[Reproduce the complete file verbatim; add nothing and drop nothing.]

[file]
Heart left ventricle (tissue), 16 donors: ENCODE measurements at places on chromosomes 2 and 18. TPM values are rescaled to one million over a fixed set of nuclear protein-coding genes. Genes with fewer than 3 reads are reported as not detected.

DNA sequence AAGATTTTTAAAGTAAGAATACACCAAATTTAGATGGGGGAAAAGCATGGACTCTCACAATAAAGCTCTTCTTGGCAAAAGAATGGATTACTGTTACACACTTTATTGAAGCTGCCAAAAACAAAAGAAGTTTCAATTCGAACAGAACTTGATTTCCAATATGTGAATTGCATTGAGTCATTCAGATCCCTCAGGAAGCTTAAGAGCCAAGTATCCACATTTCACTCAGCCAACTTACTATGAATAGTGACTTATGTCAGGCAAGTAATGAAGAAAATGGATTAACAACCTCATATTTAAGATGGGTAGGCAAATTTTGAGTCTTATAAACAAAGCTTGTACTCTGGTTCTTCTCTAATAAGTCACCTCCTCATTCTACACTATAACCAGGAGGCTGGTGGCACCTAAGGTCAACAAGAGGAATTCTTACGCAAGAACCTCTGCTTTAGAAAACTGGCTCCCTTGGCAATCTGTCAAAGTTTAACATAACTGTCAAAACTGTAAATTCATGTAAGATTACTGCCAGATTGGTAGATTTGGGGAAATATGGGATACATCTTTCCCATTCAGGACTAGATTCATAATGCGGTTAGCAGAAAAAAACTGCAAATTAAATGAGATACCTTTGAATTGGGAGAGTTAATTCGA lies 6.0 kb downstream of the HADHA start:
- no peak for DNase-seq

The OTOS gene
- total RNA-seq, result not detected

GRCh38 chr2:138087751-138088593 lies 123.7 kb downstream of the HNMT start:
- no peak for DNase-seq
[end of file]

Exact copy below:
Heart left ventricle (tissue), 16 donors: ENCODE measurements at places on chromosomes 2 and 18. TPM values are rescaled to one million over a fixed set of nuclear protein-coding genes. Genes with fewer than 3 reads are reported as not detected.

DNA sequence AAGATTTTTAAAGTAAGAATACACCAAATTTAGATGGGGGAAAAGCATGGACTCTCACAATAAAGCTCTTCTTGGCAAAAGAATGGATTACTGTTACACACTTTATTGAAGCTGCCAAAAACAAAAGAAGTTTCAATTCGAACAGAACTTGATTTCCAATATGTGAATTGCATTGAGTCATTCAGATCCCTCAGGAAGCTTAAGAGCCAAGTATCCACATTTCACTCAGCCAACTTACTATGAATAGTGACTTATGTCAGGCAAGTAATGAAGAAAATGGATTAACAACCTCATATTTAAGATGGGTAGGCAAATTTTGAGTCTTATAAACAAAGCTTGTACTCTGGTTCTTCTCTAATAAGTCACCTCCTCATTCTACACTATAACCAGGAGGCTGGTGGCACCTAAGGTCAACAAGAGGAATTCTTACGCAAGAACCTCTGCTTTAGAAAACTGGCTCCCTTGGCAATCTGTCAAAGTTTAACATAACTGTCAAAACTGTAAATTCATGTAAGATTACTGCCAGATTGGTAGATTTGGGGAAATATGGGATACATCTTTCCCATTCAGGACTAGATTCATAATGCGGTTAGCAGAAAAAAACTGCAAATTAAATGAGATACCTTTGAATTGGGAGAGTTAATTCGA lies 6.0 kb downstream of the HADHA start:
- no peak for DNase-seq

The OTOS gene
- total RNA-seq, result not detected

GRCh38 chr2:138087751-138088593 lies 123.7 kb downstream of the HNMT start:
- no peak for DNase-seq